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3 Dividends More Reliable Than Rental Income

If you’re looking for some yield on your savings like so many Canadians, you’ve likely considered buying a rental property. But this has various obstacles. Put simply, it’s a big hassle, there are a lot of costs involved, and you end up with very little flexibility.

A better way to get yield is with solid, dividend-paying stocks. Below we take a look at three in particular.

1. Fortis Inc.

Any conversation about reliable dividends in Canada has to start with Fortis Inc. (TSX: FTS). Canada’s largest investor-owned distribution utility has raised its dividend every year for the last 40 years. Remarkably, because of a lagging stock price, the company’s shares yield a healthy 3.8%.

Contrast this with a rental property. Once you’re done with finding a tenant – which could be costly – there is always a chance that rent won’t be made in any given month. After all, even the most responsible people can lose their jobs. But as long as we need to keep the lights on, Fortis should keep churning out earnings and raising its dividend.

2. Thomson Reuters Corporation

The past few years have been a roller coaster ride for shareholders of Thomson Reuters Corporation (TSX: TRI)(NYSE: TRI). First came the merger between Thomson and Reuters, right before the financial crisis. Then came the crisis itself, followed by the disastrous release of financial product Eikon.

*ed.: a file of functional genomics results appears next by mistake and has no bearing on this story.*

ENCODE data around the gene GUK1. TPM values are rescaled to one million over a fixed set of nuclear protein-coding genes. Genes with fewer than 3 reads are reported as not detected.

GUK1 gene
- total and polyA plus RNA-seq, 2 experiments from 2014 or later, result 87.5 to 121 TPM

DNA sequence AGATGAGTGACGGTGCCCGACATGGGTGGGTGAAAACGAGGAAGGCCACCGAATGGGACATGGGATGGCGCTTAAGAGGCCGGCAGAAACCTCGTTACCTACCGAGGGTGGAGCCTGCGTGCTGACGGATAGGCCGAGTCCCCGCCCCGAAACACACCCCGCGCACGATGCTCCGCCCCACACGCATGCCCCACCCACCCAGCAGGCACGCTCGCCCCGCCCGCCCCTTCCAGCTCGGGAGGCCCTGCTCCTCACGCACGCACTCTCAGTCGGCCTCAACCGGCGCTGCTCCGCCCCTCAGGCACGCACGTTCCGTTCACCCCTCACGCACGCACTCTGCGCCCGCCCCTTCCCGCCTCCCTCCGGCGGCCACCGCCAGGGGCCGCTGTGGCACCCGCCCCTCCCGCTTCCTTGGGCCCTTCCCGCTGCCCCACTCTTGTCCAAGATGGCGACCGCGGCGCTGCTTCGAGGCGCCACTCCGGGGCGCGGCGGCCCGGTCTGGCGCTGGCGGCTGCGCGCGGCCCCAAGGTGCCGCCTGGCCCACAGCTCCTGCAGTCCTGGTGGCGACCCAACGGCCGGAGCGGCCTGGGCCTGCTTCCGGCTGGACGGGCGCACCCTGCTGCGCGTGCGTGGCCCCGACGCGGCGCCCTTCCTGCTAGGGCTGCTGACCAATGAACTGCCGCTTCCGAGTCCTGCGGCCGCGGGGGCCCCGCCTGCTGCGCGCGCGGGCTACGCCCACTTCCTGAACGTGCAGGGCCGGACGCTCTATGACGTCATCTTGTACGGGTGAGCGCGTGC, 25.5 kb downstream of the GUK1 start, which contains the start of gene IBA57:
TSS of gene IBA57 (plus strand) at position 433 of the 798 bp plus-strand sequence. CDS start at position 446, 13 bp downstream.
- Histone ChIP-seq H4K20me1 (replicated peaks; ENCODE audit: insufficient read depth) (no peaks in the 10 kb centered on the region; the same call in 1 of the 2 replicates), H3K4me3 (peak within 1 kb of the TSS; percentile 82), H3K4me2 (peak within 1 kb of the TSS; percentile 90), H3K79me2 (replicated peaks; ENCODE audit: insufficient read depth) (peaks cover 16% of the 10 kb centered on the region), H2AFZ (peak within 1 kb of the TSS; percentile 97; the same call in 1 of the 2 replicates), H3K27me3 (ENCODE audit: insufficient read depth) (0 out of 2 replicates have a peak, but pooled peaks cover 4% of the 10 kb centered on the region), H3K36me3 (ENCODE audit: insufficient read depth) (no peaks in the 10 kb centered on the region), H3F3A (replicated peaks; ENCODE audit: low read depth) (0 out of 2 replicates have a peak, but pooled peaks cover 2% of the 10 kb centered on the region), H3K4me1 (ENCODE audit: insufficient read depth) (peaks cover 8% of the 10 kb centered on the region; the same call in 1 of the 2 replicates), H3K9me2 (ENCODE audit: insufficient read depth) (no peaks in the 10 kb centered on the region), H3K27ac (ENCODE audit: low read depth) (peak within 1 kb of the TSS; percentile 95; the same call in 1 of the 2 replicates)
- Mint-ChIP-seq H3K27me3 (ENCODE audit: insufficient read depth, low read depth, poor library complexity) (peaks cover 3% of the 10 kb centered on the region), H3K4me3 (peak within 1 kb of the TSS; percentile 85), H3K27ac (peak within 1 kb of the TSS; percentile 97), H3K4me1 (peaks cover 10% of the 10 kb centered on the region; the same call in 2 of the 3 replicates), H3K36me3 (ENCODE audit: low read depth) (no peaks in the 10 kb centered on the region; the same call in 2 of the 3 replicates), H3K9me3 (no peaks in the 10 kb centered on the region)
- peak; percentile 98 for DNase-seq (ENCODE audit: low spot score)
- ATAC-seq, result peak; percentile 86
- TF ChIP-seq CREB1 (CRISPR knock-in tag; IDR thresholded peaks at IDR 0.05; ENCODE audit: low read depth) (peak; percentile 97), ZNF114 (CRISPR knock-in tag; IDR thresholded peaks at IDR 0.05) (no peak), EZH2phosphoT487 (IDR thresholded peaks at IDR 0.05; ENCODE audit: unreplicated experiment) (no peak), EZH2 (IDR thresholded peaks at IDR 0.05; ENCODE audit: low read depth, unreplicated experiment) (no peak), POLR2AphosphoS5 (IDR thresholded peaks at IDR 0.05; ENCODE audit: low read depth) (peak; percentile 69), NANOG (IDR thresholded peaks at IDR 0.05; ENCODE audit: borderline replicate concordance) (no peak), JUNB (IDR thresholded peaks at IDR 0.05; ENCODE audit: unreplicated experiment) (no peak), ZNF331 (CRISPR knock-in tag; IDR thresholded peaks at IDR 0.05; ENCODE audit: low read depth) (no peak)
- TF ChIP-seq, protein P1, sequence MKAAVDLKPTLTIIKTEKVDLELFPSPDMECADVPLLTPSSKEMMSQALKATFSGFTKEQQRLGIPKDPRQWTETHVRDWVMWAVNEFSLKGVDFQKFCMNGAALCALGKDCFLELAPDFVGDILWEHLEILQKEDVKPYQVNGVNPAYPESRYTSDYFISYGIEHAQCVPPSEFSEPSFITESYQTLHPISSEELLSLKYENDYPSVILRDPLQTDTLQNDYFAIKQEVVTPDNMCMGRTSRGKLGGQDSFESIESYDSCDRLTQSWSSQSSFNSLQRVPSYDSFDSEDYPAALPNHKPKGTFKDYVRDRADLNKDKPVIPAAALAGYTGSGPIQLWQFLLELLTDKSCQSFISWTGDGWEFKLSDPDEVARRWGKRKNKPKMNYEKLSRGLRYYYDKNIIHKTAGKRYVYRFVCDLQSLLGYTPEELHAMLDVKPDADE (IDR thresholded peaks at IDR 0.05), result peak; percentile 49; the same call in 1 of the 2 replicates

But through it all, the company has persevered, and is now finally turning the corner. It doesn’t hurt that Thomson sells subscription-based products, which helps keep revenue and earnings stable.

Despite a recent stock price surge, the shares still yield 3.6%, and as a bonus, the dividend has been raised for six years straight.

3. Tim Hortons Inc.

At first glance, the dividend for Tim Hortons Inc.  (TSX: THI)(NYSE: THI) doesn’t seem that appealing. After all, it only yields 2.1%. Wouldn’t a rental property get you more income? Well, not necessarily.

First of all, Tim Hortons’ dividend has been growing at a torrid pace, up 360% since the company went public in 2006. Second of all, the company is paying out less than half its earnings to shareholders, so there’s plenty of room to increase that dividend further. And finally, with such a strong franchise across Canada, earnings should be relatively stable, helping to support the dividend.

Meanwhile, if you own a rental property, then rent increases are capped by statute. And if there’s a big real estate correction, then your rental income could be pulled in the wrong direction. Suddenly Tim Hortons’ 2.1% yield doesn’t seem so bad.

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